Bullying: It’s a world wide challenge!

In the lead up to the International Stand-up to Bullying Day (ISUBD), the 5th graders of Mrs Zychal’s class at Scotland Elementary in Chambersburg, Pennsylvania, did a great job in identifying the powers one needs to combat bullying. Laser vision, super hearing and transforming were some of them.

Bullying is a complex behavioral and communication problem. It involves dysfunctional emotions and maladaptive behaviors that require a therapeutic approach to solve it. This sounds complex and difficult, so it was great to see that these 5th graders showed a relative easy way to tackle the issue in their own class room and at their own level

In the lead up to the International Stand-up to Bullying Day (ISUBD), I helped my son’s 5th grade teacher with her special on bullying. Because of my experience of living in different countries on both sides of the Atlantic, one of the first things I pointed out to the class was that bullying is a communication and behavioral problem that -unfortunately – occurs in all countries on our globe. Not just here in America. It is a cross-cultural and cross-border problem.

When preparing the special, I stumbled upon some amazing facts. I don’t know the source of these facts and I don’t care, because I am confinced that it give a warning signal that is true world wide. Here are 5 facts I found:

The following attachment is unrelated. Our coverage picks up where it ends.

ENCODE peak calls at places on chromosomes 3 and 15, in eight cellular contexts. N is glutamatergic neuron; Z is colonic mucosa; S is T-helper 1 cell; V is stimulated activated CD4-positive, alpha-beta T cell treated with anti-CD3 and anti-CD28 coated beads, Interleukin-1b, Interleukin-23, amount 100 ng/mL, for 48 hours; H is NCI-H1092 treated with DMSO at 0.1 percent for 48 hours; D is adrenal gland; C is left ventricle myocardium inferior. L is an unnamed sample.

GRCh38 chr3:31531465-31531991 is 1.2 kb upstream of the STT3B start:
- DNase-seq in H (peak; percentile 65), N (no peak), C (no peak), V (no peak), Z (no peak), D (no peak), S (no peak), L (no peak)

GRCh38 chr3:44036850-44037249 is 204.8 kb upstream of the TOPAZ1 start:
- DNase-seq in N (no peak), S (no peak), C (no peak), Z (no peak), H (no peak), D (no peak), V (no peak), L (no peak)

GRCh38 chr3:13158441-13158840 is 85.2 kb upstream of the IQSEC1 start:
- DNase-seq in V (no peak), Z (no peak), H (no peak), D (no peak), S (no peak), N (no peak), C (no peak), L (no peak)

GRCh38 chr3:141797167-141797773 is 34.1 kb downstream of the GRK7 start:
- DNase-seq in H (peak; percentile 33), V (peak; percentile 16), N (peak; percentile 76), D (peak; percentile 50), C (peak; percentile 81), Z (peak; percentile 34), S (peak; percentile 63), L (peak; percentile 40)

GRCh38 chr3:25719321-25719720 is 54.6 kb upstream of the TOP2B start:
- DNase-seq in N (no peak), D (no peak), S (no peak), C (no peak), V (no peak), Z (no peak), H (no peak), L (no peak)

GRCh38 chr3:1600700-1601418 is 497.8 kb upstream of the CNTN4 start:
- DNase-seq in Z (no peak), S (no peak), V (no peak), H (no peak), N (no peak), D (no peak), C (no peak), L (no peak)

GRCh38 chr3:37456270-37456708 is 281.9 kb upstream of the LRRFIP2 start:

1. 56% of students say they are in some way or the other bullied at school.

2. Between 4th and 5th grade 90% of the students say they are victims of bullying.

3. Most victims think they are harrased because of the way they look or their body size. However, research shows that students who bully don’t do this because of the physical appearance of the victim.

4. A victim of bullying is twice as likely to take his or her own life.

5. One out of 10 students drop out of school because they are bullied.

I presented the facts on my presentation board with images that show the effect of bullying.

When talking about sollutions and what we can do at our own level and within our own powers, the kids were great in finding a creative sollution. They wanted to create a Super Hero.

After discussing the characteristics of a bully and a victim, the class worked on what a superhero should look like and what anti-bullying powers he or she should have. These are the powers they came up with:

1. Tell a teacher

2. Be brave

3. Sense crime

4. Be on the right side (being able to decide on which side you want to be)

5. Laser vision

6. Super hearing

7. Say “Freeze!”

8. Say “Stop!”

9. Say “Join in!”

10. Be active (stand up against)

11. And my personal favorite: Change the bully into a Super Hero!

With the kids input, my presentation board for creating a Super Anti-Bullying Hero looked like this:

The kids did a great job! They were all Super Hero’s for this one day and hopefully for many more days to come, wherever they will be in the world.